Posted by: Dan | November 5, 2006

Cells in Focus, n2

Networks in the sky: a new concept of modularity?:

  • A recent paper by Batada and colleagues published in PLoS Biology tries to consolidate the available information on protein-protein interactions for S. cerevisiae. The authors have attempted to create a high-confidence set of interactions

CpG Methylation System Revealed in Western Honey Bee:

  • Last week Science published several new reports on Apis mellifera, the honey bee, including a report from Wang et al. on the functional CpG methylation system in this newly sequenced genome. The methylation report has a number of key findings and implications for further research…

How the hell does dynamin act to fuse membranes?:

  • Jodi Nunnari’s group has a paper in Cell about how Mgm1, a dynamin like protein found in the inner mitochondrial matrix, is required for inner-membrane fusion in mitos. I just don’t get the whole thing, can someone propose a reasonable mechanism as to how dynamin regulates membrane fusion?

Noor and Feder Review the Genetics of Speciation:

  • Nature Reviews Genetics has published a review (go figure) of speciation genetics penned by Mohamed Noor and Jeff Feder. Here is the purpose of the review, from the horses’ mouths: “Here, we review how recent advances in molecular and genomic techniques are helping to achieve a greater understanding of the genetics of speciation. …We discuss whether and how molecular techniques are helping to discern the genetic bases and evolutionary origins of barriers that contribute to population divergence. We present some recent discoveries from laboratory and field studies that apply molecular and genomics techniques to the speciation question.”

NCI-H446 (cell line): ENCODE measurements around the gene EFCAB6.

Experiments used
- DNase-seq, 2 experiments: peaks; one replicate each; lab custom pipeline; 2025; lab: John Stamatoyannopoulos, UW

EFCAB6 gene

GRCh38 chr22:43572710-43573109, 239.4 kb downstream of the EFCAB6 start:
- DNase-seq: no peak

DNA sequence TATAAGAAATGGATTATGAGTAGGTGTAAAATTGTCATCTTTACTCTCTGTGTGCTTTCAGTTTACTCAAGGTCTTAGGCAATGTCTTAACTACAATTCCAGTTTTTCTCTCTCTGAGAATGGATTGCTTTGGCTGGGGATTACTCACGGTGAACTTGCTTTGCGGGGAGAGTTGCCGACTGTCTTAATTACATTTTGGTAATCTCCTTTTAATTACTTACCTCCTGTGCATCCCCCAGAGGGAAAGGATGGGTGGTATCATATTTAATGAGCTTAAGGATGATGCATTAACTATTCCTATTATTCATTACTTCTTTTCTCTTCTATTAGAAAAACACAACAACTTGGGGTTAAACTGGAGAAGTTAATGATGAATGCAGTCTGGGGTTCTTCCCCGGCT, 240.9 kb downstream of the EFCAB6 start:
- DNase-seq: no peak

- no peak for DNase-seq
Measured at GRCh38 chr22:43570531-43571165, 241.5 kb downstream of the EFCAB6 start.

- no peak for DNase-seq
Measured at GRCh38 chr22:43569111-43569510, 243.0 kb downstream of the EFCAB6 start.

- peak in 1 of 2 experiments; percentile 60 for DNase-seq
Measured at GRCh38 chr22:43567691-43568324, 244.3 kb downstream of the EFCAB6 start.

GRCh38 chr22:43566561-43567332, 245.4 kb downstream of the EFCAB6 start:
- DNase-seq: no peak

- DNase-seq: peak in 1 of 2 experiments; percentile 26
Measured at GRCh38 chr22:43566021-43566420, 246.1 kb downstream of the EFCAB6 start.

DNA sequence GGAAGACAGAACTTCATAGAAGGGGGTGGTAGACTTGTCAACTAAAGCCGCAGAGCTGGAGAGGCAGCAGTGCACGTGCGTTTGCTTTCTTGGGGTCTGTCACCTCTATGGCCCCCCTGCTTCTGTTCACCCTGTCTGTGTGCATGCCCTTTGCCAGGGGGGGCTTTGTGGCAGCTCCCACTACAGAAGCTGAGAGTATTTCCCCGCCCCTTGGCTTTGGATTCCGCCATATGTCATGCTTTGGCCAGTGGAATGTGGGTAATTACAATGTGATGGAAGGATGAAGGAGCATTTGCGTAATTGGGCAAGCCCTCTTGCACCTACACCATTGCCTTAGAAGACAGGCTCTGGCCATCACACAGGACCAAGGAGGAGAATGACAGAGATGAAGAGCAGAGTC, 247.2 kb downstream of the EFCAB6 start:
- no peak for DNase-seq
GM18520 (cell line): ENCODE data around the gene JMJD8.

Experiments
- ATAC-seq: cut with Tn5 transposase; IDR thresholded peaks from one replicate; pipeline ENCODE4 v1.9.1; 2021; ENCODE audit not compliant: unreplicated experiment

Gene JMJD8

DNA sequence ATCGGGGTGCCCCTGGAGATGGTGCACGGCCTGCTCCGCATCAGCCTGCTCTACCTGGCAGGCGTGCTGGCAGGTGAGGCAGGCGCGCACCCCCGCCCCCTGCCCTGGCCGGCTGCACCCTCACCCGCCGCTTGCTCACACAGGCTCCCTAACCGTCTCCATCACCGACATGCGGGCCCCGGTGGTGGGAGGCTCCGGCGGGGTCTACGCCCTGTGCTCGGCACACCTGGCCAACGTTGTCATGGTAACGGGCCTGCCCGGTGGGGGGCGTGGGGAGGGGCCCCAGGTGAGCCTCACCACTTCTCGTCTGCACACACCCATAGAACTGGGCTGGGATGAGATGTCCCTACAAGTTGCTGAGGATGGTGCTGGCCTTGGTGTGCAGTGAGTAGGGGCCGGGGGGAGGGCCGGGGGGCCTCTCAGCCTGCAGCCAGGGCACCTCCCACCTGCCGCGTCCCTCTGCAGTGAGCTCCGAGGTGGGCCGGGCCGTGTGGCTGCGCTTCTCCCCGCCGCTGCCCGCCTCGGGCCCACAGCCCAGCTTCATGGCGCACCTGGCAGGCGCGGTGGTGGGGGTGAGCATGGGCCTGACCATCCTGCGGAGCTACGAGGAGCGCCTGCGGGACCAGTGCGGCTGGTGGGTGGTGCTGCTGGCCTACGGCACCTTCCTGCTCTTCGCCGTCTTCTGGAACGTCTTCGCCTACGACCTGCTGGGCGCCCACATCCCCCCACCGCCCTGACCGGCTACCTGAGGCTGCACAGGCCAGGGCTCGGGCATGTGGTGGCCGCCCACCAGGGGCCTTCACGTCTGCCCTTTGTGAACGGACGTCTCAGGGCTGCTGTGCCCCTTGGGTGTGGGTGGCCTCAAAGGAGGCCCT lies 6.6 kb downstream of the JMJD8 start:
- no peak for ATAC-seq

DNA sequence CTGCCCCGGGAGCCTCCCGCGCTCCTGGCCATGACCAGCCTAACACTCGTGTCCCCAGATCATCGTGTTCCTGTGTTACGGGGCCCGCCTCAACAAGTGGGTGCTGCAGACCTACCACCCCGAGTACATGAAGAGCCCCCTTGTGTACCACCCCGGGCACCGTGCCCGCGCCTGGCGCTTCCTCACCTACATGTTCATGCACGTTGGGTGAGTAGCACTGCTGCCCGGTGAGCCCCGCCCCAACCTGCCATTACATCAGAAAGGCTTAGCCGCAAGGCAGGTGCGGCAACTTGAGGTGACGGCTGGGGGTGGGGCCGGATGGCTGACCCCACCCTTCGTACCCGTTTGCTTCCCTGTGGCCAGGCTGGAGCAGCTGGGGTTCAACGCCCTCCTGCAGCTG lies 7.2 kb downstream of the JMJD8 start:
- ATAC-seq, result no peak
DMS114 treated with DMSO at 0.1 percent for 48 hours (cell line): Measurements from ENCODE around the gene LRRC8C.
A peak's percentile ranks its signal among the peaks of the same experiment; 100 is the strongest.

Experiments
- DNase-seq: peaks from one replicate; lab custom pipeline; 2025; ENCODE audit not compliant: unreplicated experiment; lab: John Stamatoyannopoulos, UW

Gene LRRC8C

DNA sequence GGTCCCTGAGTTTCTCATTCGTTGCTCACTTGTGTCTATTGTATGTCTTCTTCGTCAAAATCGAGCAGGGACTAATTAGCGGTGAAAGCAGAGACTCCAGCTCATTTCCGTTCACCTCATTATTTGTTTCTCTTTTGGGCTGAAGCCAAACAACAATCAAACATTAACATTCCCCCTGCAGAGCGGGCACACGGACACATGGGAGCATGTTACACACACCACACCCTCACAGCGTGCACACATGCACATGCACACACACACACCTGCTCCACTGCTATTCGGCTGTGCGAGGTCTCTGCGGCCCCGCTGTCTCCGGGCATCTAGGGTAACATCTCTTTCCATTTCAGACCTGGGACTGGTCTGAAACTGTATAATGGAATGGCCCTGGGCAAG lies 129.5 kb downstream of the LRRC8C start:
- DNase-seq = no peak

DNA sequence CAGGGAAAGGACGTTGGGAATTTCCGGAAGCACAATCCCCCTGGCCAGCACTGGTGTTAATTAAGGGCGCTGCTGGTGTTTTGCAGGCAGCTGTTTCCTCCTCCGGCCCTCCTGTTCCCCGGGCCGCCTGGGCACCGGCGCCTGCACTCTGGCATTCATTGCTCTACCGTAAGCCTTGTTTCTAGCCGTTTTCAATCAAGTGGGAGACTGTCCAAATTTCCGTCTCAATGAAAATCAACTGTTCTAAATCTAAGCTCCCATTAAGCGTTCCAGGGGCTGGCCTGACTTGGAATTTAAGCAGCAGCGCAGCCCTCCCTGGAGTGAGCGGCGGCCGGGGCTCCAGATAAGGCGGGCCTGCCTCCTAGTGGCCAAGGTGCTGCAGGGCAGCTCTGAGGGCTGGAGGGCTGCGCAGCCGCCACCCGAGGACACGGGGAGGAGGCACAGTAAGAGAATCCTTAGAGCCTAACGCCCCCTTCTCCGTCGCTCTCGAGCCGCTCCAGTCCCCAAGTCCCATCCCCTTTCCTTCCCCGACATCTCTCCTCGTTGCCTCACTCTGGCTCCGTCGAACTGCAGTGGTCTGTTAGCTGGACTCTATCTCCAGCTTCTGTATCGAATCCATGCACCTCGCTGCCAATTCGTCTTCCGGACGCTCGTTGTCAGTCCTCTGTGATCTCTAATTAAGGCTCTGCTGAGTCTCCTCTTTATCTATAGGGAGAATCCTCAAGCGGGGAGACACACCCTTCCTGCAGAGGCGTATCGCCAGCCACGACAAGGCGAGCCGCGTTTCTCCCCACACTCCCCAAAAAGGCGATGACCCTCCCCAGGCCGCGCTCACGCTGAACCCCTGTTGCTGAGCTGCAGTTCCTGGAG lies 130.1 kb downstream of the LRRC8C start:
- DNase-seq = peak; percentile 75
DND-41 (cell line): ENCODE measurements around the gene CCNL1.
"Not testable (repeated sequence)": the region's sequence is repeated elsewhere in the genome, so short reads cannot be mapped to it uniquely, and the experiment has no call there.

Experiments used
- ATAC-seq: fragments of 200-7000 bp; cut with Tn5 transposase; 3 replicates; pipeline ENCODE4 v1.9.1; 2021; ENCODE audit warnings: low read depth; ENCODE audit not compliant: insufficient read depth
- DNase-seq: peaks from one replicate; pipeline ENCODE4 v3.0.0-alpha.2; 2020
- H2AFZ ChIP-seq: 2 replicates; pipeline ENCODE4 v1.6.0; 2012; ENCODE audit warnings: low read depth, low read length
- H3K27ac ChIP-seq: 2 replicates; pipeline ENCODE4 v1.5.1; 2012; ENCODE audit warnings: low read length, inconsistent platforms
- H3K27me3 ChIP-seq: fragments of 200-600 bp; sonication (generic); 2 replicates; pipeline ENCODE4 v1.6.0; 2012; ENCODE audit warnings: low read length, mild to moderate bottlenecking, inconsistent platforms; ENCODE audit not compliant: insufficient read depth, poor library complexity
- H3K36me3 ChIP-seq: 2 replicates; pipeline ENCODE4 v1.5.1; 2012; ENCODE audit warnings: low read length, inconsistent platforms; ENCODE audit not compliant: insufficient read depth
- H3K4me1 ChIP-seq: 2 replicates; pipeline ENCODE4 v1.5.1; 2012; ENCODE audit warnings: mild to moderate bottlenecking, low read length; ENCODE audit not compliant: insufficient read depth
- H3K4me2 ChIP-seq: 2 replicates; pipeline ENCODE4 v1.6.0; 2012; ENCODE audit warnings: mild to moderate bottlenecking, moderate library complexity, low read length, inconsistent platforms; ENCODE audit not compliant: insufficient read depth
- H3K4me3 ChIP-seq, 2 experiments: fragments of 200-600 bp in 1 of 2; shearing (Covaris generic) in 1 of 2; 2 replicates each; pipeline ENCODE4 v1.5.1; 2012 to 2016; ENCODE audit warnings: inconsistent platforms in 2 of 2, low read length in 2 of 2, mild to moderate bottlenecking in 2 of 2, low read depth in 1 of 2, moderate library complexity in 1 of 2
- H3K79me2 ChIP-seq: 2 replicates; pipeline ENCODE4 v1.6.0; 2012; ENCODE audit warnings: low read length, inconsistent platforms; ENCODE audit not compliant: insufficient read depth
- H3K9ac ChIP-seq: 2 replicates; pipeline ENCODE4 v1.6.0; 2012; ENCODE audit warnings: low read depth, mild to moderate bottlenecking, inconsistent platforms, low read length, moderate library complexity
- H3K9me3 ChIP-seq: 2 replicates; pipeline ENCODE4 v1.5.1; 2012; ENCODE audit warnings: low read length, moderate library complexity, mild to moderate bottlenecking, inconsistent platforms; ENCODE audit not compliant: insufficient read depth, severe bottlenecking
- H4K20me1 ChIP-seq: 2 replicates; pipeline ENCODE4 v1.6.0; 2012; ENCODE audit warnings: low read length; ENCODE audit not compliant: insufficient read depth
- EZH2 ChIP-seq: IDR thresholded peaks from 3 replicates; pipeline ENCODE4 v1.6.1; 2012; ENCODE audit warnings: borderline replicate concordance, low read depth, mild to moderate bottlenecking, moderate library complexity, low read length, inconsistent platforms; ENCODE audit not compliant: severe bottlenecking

Neurite growth induced by a biopolymer:

  • Yadong Wang and his colleagues at Georgia Tech’s Wallace H. Coulter Department of Biomedical Engineering designed and synthesized a biopolymer based on the structure of dopamine. When added to cultured rat pheochromocytoma cells (PC12 cells, left) or primary sensory neurons, the polymer induced the outgrowth of neurites. The material, named PCD, is also biodegradable.

And articles on ScienceDaily and EurekAlert:


Responses

  1. Sea urchin genome is in

  2. The Cornell Daily Sun runs a Faculty Viewpoint by Richard A Baier Jr, ID comes up in the comments.

  3. The Daily Sun’s piece is great – thanks for bringing it up.

    Hanno’s (Hannah Maxsom?) comments are blatantly incorrect.

    No, ID is far from falsified, and is indeed a real scientific alternative to pure darwinism. I believe that, in order to disprove ID, a far better naturalistic theory than Darwinism is required.

    Hilarious! ID, born out of the ashes of “creation science” and without a shred of scientific evidence, is “indeed a real scientific alternaitve to pure darwinism,” despite evolution being one of the most robustly proven theories of science.

    I’ll have to bring more attention to it tomorrow, when I return full-time to regular work, blogging, etc.


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